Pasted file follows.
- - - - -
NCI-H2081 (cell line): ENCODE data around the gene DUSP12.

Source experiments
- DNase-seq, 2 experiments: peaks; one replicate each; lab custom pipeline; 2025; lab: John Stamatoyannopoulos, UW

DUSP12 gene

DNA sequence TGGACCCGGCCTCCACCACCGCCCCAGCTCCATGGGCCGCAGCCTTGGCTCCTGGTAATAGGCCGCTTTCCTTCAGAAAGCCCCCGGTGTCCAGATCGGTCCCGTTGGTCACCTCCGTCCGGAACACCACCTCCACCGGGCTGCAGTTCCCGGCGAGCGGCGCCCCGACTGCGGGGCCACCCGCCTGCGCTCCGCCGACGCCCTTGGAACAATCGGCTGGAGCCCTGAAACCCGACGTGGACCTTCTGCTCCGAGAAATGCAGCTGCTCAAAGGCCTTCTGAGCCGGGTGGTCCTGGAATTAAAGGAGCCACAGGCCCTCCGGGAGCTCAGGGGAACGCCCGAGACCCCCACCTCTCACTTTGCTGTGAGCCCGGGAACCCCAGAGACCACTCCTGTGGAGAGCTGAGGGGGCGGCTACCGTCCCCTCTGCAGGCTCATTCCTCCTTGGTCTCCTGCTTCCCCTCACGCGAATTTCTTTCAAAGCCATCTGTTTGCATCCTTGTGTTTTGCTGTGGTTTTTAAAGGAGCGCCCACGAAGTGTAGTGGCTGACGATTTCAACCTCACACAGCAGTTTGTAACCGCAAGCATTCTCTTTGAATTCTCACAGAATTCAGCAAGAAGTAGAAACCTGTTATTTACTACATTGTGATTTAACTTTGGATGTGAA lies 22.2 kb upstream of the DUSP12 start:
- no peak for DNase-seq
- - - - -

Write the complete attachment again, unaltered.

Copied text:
NCI-H2081 (cell line): ENCODE data around the gene DUSP12.

Source experiments
- DNase-seq, 2 experiments: peaks; one replicate each; lab custom pipeline; 2025; lab: John Stamatoyannopoulos, UW

DUSP12 gene

DNA sequence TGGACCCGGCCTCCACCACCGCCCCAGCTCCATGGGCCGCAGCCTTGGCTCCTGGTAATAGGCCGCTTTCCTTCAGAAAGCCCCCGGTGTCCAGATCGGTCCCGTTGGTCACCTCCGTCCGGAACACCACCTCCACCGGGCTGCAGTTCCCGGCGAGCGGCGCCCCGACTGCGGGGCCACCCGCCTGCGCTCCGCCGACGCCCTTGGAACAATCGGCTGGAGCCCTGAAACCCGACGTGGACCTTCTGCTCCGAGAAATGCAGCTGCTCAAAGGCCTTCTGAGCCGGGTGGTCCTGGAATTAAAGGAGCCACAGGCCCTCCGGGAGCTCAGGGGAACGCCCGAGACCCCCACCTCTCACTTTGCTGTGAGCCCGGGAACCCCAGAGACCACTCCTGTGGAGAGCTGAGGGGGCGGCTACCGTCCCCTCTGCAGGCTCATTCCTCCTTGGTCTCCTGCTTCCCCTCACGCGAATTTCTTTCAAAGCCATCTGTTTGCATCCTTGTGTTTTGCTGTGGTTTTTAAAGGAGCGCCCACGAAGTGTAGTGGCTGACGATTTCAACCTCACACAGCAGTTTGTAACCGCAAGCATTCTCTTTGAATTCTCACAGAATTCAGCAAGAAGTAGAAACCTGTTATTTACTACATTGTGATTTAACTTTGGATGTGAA lies 22.2 kb upstream of the DUSP12 start:
- no peak for DNase-seq